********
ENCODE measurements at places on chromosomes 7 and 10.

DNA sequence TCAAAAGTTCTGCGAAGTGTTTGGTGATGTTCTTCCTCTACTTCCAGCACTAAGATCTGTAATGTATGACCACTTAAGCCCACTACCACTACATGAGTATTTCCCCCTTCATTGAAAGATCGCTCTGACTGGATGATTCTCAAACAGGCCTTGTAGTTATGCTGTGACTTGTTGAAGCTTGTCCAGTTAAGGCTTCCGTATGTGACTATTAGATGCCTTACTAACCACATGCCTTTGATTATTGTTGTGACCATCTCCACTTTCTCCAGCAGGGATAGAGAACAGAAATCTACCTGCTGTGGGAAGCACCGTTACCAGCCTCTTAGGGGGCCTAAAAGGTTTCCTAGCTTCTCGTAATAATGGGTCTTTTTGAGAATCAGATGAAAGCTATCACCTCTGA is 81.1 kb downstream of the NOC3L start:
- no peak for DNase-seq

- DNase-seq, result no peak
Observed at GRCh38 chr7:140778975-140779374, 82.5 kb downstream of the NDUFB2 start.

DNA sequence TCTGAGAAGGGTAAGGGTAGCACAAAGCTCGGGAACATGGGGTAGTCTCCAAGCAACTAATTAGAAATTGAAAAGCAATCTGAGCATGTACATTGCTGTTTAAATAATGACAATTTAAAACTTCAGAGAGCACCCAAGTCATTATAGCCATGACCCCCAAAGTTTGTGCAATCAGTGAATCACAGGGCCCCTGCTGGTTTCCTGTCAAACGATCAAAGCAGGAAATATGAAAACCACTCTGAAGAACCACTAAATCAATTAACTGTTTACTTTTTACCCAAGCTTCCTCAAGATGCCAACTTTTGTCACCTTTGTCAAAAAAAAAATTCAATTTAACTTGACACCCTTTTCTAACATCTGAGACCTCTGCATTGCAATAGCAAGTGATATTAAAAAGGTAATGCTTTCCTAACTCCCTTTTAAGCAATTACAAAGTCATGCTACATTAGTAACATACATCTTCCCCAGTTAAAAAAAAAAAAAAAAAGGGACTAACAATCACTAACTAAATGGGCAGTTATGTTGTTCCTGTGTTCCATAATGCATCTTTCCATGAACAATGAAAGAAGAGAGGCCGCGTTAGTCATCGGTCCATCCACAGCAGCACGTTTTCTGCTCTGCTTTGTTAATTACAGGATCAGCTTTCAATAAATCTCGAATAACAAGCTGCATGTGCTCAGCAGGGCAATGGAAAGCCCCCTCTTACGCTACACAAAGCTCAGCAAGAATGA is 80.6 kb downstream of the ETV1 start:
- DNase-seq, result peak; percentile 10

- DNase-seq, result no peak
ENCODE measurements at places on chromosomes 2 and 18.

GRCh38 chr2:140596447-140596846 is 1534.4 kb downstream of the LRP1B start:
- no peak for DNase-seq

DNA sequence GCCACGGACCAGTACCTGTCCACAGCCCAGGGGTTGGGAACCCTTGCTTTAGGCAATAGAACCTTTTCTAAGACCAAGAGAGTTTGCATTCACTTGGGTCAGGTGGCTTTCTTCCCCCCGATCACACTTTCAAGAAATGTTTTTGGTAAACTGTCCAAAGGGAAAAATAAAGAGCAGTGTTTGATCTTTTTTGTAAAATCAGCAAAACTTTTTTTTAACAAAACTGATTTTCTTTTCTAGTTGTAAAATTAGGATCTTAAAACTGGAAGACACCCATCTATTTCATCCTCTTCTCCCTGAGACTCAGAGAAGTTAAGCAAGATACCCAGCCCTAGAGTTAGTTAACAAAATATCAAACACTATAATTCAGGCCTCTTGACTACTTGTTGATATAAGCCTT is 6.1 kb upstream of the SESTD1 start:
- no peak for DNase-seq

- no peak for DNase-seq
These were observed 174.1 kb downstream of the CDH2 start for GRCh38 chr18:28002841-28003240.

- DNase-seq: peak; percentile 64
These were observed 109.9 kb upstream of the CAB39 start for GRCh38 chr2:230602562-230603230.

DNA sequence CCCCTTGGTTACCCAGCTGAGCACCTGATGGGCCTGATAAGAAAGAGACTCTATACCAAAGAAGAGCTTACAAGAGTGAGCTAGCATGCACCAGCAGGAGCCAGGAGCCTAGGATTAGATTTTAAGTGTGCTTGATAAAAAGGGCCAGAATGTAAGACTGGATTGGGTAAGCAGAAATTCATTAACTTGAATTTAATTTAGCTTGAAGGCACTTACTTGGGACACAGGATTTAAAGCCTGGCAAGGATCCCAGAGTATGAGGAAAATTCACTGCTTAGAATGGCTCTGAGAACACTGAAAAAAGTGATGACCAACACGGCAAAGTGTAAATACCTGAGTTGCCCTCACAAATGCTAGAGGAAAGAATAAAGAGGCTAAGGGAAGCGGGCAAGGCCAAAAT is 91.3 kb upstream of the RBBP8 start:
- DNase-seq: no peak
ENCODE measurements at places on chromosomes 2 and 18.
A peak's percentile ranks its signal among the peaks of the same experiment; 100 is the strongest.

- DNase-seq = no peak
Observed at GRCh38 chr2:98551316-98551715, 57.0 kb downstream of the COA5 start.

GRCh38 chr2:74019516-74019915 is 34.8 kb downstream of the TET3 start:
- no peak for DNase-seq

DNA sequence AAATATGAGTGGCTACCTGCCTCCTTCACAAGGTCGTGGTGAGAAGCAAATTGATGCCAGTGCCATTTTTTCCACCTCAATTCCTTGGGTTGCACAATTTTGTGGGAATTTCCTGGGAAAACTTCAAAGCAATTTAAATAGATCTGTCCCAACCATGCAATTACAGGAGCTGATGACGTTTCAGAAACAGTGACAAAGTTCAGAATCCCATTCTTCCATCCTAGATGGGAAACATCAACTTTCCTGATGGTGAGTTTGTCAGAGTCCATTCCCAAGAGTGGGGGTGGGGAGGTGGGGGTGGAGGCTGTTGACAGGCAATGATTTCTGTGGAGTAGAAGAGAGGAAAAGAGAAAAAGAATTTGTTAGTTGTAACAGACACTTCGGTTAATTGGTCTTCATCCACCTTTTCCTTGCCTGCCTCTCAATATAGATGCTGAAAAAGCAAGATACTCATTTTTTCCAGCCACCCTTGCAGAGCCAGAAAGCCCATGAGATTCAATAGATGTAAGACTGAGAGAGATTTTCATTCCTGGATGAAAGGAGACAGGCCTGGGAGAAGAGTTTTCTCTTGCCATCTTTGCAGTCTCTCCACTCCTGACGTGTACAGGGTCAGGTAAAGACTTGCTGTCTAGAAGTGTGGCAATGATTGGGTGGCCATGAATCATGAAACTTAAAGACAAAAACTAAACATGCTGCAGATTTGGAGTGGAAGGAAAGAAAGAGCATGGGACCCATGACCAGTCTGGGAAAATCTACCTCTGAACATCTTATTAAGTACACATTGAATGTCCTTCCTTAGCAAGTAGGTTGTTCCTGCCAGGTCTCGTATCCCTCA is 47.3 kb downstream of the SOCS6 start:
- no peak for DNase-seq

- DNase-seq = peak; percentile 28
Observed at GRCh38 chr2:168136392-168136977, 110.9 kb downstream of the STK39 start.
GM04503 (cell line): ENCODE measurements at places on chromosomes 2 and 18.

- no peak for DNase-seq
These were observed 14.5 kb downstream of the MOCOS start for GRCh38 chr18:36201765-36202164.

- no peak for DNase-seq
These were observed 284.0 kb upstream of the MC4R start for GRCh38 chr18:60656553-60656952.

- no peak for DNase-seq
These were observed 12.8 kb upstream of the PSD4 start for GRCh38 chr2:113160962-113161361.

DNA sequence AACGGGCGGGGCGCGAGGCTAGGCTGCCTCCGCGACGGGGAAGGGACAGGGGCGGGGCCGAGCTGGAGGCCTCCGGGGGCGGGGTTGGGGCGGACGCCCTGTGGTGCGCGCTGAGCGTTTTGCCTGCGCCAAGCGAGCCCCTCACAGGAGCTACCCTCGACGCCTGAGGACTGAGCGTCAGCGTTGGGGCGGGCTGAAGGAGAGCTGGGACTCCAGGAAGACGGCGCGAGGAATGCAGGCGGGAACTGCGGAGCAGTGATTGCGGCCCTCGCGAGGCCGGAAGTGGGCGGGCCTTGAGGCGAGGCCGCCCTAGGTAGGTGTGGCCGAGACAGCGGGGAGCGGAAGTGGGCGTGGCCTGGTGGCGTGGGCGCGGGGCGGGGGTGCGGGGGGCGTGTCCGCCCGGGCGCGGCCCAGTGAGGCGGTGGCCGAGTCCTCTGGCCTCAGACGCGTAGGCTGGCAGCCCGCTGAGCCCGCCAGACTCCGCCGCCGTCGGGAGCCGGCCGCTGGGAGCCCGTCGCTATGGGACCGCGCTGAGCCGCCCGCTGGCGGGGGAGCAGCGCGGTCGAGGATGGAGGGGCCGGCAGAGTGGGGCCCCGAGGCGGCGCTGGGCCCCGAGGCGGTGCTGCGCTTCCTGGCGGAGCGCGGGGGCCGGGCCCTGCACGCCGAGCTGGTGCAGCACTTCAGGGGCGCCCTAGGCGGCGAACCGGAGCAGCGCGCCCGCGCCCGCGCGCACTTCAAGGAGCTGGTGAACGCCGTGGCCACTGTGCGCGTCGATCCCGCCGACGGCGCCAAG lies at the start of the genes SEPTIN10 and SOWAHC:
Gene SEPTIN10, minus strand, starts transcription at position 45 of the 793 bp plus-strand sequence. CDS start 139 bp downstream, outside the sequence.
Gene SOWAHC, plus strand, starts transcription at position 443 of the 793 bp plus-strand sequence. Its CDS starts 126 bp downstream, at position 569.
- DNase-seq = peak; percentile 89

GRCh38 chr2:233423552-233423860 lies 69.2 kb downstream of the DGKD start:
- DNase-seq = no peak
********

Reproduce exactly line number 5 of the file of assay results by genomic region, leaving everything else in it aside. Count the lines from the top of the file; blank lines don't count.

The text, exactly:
Observed at GRCh38 chr7:140778975-140779374, 82.5 kb downstream of the NDUFB2 start.